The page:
During Broadway week, I managed to see the new musical comedy A Gentleman's Guide to Love and Murder. With book and lyrics by Robert L. Freedman and music and lyrics by Steven Lutvak, it's a delightful mix of English music hall and wicked humour set in Edwardian England.
For those of you familiar with the film Kind Hearts and Coronets (1949), the story will be familiar. Impoverished Monty Navarro (Bryce Pinkham) is mourning the death of his mother when one of her friends, Miss Shingle (Jane Carr), arrives and informs him that he is a member of the aristocratic D’Ysquith family and is eighth in line to inherit the dukedom.
Monty writes to the current Earl of Highhurst, Lord Adalbert D’Ysquith (Jefferson Mays), informing him of his newly discovered family connection and is rebuffed. Thinking a clergyman might be more sympathetic to his cause, he sets out to visit one of the heirs, the Reverend Lord Ezekial D’Ysquith (also Jefferson Mays). The Reverend, who refuses to help Monty, insists on showing him the view from the top of his church tower. When he loses his balance, Monty sees his chance to move up the line and lets him fall to his death. Soon the other D'Ysquith heirs begin to mysteriously drop like flies in a myriad of ways: falling through the ice while skating, being attacked by a swarm of bees, beheading by barbells.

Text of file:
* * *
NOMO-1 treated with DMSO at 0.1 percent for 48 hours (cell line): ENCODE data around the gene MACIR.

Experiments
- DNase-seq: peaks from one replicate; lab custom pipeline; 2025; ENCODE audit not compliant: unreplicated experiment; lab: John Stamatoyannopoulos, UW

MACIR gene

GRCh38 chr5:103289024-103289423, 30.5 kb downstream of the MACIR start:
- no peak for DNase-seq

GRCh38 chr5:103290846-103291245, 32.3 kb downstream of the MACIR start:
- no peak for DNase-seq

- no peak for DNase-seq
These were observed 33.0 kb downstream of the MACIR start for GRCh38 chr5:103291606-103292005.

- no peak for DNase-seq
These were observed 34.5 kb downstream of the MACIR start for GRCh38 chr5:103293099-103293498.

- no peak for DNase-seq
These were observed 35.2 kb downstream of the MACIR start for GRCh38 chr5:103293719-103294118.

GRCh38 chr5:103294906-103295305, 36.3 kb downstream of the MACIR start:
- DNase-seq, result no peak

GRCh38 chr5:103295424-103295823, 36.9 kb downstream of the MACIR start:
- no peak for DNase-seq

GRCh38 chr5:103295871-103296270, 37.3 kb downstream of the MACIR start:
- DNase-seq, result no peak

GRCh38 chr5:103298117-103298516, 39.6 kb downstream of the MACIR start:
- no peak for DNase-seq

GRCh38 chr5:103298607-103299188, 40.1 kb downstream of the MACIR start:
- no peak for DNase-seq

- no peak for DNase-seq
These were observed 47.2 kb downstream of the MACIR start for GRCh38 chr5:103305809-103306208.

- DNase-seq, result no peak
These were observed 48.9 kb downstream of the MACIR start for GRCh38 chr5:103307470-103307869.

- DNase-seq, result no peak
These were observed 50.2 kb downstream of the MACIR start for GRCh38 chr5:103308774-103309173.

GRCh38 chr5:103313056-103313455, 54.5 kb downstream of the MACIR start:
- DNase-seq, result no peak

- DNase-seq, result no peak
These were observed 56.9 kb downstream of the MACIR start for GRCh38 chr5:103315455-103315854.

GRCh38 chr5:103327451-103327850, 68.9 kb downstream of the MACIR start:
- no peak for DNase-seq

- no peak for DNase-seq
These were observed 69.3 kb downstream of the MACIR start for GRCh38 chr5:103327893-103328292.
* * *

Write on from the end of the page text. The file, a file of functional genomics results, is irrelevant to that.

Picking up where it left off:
In between committing murder Monty juggles two women, the seductive social climber Sibella Hallward (Lisa O'Hare) and his sweet distant cousin Phoebe D’Ysquith (Lauren Worsham), all while managing to sing and dance.
From the opening scene where Monty is ensconced in a jail cell, penning his memoir, to the finale, the story gallops along with a bevy of rousing songs, dance numbers, and clever special effects (one of the deaths pays homage to Alfred Hitchcock's Vertigo). Who knew the tale of a serial killer could be so entertaining?
One of the musical's selling points is its strong cast including the charming Bryce Pinkham, the hilarious Jane Carr, and Lisa O'Hare and Lauren Worsham, who are both fine singers. But the star of the show is Jefferson Mays who plays not one but all eight of Monty's victims, male and female. Mays' energy is astounding and makes one wonder what happens after he takes his final bow (I imagine him collapsing the moment he steps off the stage). He dies eight times every night, a record for Broadway, while making each character uniquely different.
Add a colourful set by Alexander Dodge and perfect period costumes by Linda Cho, and you have one of the most enjoyable Broadway arrivals this season.
A Gentleman's Guide to Love and Murder plays at the Walter Kerr Theatre. For more information, visit here.